News Object of The Week

Object of the Week

A photograph of Holst with YMCA workers in Salonika in 1918, chosen by our Curator, Laura

Holst in WW1

Every week we will be highlighting an object from our collection. This week’s object has been chosen by Laura, our Curator.

Photograph of Gustav Holst with YMCA workers, Salonika, 1918

The museum holds a large archive of photographs relating to Holst and his family, from images of the composer as a toddler, to those taken just a few months before he died in 1934. One of the most interesting items is a photograph taken in Salonika when he worked for the YMCA as Musical Director during WW1.


In December 1918 Holst arrived in Salonika, modern-day Thessaloniki in Greece. He had been sent there by the YMCA to teach music to the troops. Despite peace being declared a month before, it was to be several months until soldiers were able to be sent home. Holst (bottom left) is pictured in the photograph with eight other men, one of whom is in YMCA uniform like him. It is likely, given the corrugated iron frontage of the building behind the men, that the photograph was taken outside one of the YMCA huts. One of the possible locations is GH2, the main YMCA hut in the city, which had a canteen, officers’ tea room and theatre. This was where Holst had his music room, which he described in a letter to his wife Isobel on 23 December: ‘It has a bed, two chairs, three tables and many shelves made of packing cases. I have been there every afternoon except one when I went to the Scottish Women’s Hospital to arrange teaching wounded French and Serbians ( I fancy teaching tonic solfa to Serbians!!) and men come in for lessons whenever they can. It is a free and easy arrangement that appeals to them greatly.’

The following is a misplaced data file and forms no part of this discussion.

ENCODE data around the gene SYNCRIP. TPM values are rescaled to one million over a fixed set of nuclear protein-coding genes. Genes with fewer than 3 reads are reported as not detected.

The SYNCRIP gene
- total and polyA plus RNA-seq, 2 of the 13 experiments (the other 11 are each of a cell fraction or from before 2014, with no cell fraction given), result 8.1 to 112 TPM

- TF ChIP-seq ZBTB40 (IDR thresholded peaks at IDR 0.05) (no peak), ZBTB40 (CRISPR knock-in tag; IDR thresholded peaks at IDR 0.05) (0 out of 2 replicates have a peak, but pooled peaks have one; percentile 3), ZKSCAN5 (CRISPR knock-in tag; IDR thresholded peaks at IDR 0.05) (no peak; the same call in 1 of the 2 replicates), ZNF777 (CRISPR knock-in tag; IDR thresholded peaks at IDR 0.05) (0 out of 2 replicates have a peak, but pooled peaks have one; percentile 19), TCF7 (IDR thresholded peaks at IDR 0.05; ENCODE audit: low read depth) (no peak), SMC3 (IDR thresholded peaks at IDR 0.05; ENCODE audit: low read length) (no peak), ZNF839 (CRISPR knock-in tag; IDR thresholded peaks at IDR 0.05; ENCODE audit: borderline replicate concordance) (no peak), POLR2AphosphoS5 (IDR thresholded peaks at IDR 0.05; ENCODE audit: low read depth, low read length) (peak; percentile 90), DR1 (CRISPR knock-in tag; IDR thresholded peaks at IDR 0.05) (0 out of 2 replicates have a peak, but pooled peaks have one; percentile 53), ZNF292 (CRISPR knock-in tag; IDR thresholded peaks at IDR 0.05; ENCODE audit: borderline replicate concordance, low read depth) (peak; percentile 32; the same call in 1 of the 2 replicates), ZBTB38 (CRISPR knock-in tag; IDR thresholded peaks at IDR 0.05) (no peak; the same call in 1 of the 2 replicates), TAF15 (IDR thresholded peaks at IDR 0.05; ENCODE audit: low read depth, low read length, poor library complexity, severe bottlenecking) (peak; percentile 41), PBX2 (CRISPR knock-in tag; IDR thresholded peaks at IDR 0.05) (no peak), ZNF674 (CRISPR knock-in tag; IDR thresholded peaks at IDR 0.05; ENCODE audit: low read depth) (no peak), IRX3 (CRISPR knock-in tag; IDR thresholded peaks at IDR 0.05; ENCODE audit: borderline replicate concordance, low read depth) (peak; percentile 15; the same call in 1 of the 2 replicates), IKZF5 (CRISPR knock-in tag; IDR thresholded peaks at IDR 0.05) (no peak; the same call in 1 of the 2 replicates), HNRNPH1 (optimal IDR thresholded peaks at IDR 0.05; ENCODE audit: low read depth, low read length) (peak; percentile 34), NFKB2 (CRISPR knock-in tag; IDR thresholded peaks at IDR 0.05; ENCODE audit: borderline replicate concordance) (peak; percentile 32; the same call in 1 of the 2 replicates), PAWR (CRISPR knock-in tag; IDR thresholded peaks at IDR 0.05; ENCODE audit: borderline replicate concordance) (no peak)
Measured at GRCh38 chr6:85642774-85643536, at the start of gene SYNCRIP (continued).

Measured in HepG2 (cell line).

Why do I like it?

Holst’s work in Salonika (and Constantinople) in 1918 and 1919 has been largely forgotten in his story, yet it had a great impact on him as a man and a composer, influencing work such as Ode To Death in 1919. This photograph reminds us of the time he spent there, mixing with other YMCA workers and soldiers, hearing their stories and experiences of war.